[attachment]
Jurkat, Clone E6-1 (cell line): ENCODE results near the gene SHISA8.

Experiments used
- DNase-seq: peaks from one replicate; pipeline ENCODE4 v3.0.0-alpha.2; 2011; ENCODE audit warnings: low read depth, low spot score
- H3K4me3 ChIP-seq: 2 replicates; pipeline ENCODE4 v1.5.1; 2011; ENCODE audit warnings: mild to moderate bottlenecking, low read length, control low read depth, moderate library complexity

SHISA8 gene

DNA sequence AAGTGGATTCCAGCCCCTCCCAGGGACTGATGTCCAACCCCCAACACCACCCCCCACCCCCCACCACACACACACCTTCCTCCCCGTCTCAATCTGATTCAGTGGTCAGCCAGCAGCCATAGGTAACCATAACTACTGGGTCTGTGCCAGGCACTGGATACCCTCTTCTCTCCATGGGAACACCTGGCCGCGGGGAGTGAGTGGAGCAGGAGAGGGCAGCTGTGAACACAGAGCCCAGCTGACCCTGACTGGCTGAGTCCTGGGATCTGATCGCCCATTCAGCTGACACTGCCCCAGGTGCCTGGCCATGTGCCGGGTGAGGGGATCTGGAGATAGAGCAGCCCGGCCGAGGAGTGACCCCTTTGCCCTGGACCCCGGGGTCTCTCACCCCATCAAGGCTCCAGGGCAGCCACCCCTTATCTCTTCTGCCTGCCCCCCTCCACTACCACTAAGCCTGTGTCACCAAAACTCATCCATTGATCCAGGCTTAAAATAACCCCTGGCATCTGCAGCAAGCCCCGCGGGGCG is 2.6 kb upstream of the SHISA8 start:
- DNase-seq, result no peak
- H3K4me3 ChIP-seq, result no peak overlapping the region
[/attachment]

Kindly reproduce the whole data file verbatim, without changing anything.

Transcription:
Jurkat, Clone E6-1 (cell line): ENCODE results near the gene SHISA8.

Experiments used
- DNase-seq: peaks from one replicate; pipeline ENCODE4 v3.0.0-alpha.2; 2011; ENCODE audit warnings: low read depth, low spot score
- H3K4me3 ChIP-seq: 2 replicates; pipeline ENCODE4 v1.5.1; 2011; ENCODE audit warnings: mild to moderate bottlenecking, low read length, control low read depth, moderate library complexity

SHISA8 gene

DNA sequence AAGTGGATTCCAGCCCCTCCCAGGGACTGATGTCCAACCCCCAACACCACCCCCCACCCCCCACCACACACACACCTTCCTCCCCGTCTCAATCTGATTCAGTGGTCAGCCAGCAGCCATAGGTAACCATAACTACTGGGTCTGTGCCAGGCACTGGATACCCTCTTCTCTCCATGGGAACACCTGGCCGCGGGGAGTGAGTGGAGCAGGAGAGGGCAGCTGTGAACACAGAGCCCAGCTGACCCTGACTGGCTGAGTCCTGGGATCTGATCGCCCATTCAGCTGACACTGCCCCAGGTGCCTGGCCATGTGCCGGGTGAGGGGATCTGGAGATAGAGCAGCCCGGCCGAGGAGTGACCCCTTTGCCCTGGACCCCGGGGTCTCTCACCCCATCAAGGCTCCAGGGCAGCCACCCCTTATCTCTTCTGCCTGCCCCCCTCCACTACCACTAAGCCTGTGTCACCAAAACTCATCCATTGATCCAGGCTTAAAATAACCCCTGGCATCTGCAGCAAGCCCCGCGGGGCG is 2.6 kb upstream of the SHISA8 start:
- DNase-seq, result no peak
- H3K4me3 ChIP-seq, result no peak overlapping the region